LeBron James a choisi et c’est aux Cleveland Cavaliers qu’il continuera sa carrière.

Un retour à la maison pour celui qui avait quitté ce même club en 2010, lors de la célèbre émission de TV : The Decision.
Il a préféré ne pas annoncer son choix à la TV, pour éviter les nombreux retours négatifs qu’il avait dû faire face à l’époque.

Pourquoi LeBron James a rejoint Cleveland ?

LeBron James est originaire de l’Ohio, il est né à Akron, à seulement 1h30 de Cleveland. Il a surtout choisi son équipe pour le défi sportif.
Miami est une équipe vieillissante et on l’a bien vu lors des Finales 2014 face aux Spurs. Son compère D-Wad, sur la fin de carrière à cause de ses genoux, et les papy sortis du banc (Battier, Allen…) ne pouvaient rééditer la performance de 2013.

LeBron avait aussi une dette envers les fans des Cavs, qu’il avait lâché il y a 4 ans (puisqu’il était en fin de contrat), le même départ qu’il vient de réaliser du côté de Miami, qui, comme on peut le comprendre, ne réussira pas à rester au même niveau lors de la prochaine saison NBA.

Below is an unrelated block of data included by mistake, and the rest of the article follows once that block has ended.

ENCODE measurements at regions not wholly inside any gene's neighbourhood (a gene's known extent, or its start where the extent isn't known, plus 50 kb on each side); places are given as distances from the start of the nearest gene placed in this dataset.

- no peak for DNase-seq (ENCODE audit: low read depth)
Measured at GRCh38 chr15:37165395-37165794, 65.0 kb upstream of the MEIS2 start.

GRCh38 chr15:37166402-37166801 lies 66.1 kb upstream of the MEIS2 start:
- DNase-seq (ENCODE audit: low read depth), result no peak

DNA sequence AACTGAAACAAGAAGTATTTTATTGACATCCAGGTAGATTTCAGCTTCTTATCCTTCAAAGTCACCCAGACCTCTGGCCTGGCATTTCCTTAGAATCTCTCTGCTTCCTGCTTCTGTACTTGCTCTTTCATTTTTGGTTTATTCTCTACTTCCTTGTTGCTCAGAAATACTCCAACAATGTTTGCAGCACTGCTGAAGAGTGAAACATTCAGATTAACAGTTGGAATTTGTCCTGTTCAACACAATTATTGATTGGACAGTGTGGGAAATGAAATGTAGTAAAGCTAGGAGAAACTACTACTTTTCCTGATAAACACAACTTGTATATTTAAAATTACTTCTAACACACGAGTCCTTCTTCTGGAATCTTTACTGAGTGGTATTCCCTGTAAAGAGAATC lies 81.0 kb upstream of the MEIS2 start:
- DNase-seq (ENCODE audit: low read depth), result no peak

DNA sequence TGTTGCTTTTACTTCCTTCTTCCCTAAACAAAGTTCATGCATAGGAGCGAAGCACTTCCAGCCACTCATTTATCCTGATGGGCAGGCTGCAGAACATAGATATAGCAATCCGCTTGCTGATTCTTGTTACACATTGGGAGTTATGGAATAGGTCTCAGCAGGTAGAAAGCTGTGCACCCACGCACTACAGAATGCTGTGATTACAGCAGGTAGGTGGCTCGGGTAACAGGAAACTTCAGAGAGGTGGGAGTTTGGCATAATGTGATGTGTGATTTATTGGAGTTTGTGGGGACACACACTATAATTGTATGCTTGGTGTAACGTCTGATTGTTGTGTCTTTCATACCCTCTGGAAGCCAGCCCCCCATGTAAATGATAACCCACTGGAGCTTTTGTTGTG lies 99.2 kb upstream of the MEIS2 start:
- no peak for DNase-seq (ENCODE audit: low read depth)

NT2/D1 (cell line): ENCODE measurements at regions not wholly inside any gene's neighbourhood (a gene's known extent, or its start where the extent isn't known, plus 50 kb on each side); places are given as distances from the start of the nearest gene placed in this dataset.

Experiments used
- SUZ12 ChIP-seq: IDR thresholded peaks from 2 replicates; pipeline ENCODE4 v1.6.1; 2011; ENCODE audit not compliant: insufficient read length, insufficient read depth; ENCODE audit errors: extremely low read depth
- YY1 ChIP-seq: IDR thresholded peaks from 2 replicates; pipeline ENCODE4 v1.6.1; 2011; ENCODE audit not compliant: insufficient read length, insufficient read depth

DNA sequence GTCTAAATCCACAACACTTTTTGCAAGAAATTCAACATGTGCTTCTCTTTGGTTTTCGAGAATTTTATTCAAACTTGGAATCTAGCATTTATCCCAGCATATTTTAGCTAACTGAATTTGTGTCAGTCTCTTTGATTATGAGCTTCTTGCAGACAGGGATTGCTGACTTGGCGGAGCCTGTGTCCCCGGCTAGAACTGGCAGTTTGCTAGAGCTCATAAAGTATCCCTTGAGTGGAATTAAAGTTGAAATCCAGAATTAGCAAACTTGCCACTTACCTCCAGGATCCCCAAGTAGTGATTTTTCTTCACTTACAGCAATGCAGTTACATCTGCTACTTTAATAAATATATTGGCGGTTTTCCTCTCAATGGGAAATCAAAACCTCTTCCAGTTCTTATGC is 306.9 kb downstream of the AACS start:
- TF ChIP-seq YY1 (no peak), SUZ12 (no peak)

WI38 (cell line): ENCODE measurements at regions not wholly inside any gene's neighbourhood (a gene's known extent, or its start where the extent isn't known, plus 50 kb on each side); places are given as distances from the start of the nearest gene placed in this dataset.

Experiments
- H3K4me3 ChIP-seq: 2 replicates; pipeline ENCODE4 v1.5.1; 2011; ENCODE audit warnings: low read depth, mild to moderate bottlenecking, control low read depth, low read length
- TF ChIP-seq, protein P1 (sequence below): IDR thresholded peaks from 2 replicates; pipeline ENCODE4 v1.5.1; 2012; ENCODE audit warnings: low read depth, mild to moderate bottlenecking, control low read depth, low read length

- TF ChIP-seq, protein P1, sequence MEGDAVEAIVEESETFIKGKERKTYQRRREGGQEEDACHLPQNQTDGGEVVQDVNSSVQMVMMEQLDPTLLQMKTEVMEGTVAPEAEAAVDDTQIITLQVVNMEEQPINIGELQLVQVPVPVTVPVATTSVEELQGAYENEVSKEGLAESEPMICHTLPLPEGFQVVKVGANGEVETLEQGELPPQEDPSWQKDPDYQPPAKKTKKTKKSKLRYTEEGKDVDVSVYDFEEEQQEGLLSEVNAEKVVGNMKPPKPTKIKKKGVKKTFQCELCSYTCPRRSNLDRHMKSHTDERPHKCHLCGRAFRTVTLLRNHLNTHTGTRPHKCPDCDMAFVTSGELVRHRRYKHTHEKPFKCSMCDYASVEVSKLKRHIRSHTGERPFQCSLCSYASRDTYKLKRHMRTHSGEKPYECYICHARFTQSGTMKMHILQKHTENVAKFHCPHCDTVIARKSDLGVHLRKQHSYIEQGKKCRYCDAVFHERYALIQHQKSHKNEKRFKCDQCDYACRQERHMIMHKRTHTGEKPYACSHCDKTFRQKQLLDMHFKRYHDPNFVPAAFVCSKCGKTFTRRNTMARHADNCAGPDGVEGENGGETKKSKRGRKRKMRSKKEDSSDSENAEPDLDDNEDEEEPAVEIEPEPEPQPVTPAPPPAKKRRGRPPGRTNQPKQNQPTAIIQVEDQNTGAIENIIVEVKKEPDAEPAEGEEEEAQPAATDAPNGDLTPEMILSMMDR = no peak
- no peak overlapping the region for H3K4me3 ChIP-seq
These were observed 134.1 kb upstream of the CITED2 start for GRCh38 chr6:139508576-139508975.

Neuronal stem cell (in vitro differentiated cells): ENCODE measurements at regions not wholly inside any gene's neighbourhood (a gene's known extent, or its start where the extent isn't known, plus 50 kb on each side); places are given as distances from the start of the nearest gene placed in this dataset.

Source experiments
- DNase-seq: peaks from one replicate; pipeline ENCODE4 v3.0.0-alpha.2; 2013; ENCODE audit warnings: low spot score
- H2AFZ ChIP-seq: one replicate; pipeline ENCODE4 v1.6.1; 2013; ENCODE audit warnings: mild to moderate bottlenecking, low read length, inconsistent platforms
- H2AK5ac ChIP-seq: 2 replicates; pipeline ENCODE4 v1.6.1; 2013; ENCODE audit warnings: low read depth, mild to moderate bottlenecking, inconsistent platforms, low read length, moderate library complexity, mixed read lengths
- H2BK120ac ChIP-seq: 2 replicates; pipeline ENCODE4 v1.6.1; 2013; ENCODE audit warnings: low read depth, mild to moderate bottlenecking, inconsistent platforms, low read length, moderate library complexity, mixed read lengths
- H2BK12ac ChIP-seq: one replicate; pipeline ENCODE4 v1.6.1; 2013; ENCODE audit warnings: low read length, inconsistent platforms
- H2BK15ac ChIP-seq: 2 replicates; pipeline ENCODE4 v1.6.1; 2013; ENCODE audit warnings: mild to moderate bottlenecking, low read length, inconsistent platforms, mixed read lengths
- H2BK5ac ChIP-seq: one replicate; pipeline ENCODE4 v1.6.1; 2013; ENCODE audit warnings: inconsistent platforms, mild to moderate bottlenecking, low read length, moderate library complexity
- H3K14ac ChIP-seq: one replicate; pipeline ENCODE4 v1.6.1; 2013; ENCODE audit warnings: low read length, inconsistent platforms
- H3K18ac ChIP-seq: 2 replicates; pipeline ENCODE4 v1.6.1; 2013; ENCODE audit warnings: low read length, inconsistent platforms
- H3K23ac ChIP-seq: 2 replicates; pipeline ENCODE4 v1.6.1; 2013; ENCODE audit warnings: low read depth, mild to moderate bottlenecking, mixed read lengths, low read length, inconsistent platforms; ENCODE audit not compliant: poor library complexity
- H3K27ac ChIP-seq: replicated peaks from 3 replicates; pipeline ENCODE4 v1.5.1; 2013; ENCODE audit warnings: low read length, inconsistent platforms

King James a donc choisi une équipe jeune, avec un avenir prometteur, l’inverse qu’il allait avoir au Heat. LE Cavs sont une équipe jeune, avec un 5 majeur plus qu’intéressant avec LBJ :
Kyrie Irving (22 ans), qui vient de signer une prolongation de contrat, qui reste l’un très bon meneur de jeu, qui deviendra grace à James une superstar.

Dion Waiters (23 ans) : L’arrière shooter s’est révélé lors de la saison passée et devrait franchir un nouveau cap grâce à l’omniprésence de James sur le terrain. Il est fort à parier que son adresse aux tirs de loin grimpera en flèche.

Anderson Varejao : on ne présente plus le Brésilien. Très bon défenseur et rebondeur, Varejao sera avec LBJ la touche finale dans le 5 majeur des Cavs.

Tristan Thompson (23 ans) : un power forward utile qui a tout à apprendre, précieux en défense.

Les Cavs risquent de jouer petits, puisqu’ils ont enregistré le départ de Spencer Hawes, un grand qui jouait loin du cercle, et l’arrivée de l’un des tous meilleurs rookies de l’année : Andrew Wiggins, un arrière-ailier aux qualités physiques exceptionnelles. Attendez-vous à un paquet de dunks l’an prochain.

On oubliera vite l’année de Anthony Bennett, ex-N°1 de la draft qui est passé à travers la saison dernière avec 4,2 pts, 3 rbds en 52 matchs. La pire saison d’un rookie drafté à la première place.

L’attente de voir les Cavs dominer la ligue East avec Indiana est immense et les critiques seront vives s’ils n’arrivent pas à décoller avec le talent brut de cette équipe de Cleveland.